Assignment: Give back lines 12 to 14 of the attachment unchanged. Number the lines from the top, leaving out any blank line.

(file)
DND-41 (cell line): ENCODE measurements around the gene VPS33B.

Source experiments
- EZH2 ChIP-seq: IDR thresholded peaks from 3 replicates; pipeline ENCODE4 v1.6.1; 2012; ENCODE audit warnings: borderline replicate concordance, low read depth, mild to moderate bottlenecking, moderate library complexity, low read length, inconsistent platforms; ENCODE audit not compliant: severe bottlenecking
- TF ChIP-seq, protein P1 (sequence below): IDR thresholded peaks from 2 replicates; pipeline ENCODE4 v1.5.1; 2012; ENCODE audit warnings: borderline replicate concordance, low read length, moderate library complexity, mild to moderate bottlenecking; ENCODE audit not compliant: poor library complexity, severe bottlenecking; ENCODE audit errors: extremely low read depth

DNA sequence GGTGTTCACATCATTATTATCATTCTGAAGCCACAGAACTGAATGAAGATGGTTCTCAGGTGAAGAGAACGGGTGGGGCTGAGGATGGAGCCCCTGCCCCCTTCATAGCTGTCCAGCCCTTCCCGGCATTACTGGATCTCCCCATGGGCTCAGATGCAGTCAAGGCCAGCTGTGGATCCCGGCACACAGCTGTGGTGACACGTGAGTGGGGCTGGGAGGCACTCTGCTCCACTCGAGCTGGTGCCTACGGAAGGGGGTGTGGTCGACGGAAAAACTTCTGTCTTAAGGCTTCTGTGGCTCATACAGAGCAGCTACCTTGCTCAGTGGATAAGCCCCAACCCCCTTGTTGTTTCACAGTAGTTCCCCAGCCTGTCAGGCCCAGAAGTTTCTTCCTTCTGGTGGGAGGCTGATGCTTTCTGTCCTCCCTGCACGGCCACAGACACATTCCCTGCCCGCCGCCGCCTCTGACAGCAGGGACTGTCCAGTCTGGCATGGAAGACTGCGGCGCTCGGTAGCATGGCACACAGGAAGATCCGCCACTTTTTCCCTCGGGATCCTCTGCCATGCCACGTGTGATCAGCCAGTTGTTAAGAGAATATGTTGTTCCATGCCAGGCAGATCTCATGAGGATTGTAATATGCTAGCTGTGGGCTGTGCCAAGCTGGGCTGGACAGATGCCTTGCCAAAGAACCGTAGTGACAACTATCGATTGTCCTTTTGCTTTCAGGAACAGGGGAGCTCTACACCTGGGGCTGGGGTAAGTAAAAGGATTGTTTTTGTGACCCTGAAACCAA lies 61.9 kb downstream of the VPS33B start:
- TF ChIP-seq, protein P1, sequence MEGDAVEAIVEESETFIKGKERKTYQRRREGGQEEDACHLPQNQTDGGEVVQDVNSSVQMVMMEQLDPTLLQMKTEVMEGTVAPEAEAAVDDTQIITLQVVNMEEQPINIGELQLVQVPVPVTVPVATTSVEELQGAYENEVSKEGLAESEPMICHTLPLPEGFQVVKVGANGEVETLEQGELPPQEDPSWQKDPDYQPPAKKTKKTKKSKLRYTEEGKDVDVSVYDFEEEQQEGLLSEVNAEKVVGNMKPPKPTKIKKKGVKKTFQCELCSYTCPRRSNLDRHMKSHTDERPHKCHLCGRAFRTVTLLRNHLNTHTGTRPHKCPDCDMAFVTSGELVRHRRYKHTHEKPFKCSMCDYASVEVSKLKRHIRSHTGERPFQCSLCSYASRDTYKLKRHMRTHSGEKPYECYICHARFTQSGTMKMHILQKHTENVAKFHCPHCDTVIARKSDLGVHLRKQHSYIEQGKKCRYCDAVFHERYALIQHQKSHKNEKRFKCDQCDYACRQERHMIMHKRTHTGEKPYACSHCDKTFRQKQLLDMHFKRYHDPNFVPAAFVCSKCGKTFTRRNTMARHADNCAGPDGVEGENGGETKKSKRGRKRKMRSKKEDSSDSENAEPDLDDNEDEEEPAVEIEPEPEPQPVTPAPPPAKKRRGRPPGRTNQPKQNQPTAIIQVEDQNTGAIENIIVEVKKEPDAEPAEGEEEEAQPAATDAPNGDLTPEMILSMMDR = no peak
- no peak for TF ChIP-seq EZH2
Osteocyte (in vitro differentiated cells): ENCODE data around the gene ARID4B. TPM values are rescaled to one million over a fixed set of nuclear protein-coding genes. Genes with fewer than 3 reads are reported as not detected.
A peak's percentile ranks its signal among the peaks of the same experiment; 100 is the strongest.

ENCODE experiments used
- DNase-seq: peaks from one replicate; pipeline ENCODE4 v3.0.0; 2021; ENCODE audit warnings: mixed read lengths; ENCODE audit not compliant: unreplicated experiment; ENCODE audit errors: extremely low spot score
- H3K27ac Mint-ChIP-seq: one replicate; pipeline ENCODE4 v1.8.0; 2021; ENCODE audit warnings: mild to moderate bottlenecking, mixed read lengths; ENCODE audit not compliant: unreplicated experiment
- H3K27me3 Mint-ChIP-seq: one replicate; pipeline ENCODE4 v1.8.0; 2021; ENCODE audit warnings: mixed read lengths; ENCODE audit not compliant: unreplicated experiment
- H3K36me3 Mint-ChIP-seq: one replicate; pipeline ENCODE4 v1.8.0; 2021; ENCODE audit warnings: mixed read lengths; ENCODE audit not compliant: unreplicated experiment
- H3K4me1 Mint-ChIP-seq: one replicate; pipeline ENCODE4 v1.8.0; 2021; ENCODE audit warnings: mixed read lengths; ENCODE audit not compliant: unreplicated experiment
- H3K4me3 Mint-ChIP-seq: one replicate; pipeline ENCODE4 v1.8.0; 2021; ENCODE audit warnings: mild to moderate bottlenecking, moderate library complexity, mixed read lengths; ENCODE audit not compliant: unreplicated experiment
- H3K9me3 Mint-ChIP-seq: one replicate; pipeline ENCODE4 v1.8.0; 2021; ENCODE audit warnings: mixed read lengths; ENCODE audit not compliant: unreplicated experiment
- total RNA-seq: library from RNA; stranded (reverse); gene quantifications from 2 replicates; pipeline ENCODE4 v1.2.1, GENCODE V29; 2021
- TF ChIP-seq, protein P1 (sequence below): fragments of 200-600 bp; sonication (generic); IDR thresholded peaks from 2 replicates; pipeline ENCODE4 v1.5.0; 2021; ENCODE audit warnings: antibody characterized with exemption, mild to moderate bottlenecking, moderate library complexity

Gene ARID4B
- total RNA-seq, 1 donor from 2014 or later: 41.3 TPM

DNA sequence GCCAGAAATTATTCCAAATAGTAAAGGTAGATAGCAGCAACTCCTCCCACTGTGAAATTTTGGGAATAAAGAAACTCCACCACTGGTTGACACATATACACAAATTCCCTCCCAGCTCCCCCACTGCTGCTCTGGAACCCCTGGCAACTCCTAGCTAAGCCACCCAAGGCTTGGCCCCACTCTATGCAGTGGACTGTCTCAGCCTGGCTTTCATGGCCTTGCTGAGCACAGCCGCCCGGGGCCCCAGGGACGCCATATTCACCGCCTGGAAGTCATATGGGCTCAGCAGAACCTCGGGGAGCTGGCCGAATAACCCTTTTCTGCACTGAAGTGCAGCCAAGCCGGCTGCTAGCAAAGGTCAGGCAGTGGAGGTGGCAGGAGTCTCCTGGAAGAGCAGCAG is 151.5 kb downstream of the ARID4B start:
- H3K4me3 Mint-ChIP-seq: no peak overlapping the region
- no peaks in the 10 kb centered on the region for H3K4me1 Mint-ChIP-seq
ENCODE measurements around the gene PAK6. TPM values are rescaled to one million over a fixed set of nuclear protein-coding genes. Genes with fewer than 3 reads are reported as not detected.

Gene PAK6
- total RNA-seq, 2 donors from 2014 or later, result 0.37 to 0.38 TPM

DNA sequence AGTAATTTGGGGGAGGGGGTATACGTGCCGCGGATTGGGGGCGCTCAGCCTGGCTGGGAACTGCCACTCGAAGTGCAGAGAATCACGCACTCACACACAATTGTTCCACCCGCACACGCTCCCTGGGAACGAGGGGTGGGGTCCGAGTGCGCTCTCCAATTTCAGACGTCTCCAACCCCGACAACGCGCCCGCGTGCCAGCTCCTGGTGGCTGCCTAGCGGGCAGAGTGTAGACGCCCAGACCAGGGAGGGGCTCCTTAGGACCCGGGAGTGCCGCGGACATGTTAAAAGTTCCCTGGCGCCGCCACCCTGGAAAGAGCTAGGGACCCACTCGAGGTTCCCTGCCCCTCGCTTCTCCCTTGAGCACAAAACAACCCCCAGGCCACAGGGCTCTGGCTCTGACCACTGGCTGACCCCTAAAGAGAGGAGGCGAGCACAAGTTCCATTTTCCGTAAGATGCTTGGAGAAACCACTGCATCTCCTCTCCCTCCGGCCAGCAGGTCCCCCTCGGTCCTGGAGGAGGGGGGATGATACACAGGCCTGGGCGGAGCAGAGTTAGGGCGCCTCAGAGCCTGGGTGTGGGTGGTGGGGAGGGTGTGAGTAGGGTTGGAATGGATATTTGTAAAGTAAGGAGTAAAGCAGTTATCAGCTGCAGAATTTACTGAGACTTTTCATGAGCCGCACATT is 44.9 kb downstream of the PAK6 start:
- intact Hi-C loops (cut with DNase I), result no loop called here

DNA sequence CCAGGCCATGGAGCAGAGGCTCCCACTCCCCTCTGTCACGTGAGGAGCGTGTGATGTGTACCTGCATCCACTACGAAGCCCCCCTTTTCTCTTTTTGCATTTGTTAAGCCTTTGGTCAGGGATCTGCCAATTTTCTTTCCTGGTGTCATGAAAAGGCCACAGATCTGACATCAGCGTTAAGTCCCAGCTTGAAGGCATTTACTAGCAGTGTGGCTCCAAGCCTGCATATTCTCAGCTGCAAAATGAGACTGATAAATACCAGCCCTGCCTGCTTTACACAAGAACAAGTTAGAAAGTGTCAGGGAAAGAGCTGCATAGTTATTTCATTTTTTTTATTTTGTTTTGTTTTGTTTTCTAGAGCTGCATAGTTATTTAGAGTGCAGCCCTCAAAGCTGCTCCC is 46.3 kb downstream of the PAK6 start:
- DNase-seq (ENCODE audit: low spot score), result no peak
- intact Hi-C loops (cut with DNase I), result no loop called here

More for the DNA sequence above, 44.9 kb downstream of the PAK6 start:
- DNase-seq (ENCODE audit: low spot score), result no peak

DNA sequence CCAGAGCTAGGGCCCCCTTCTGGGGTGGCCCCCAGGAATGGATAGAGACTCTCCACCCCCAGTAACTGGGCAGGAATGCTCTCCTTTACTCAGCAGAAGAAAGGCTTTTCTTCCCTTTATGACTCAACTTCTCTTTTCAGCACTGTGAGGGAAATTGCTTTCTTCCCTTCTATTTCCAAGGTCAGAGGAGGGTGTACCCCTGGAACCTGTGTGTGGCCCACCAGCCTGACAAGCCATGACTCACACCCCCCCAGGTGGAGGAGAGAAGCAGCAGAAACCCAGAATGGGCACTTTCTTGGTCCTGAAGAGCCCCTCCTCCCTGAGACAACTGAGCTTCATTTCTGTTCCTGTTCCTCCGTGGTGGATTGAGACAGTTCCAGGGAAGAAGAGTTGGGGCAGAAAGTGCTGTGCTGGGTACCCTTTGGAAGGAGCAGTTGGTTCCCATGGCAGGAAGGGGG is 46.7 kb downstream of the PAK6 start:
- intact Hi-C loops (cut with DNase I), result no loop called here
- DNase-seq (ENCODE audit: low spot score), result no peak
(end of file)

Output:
- H3K27ac Mint-ChIP-seq: one replicate; pipeline ENCODE4 v1.8.0; 2021; ENCODE audit warnings: mild to moderate bottlenecking, mixed read lengths; ENCODE audit not compliant: unreplicated experiment
- H3K27me3 Mint-ChIP-seq: one replicate; pipeline ENCODE4 v1.8.0; 2021; ENCODE audit warnings: mixed read lengths; ENCODE audit not compliant: unreplicated experiment
- H3K36me3 Mint-ChIP-seq: one replicate; pipeline ENCODE4 v1.8.0; 2021; ENCODE audit warnings: mixed read lengths; ENCODE audit not compliant: unreplicated experiment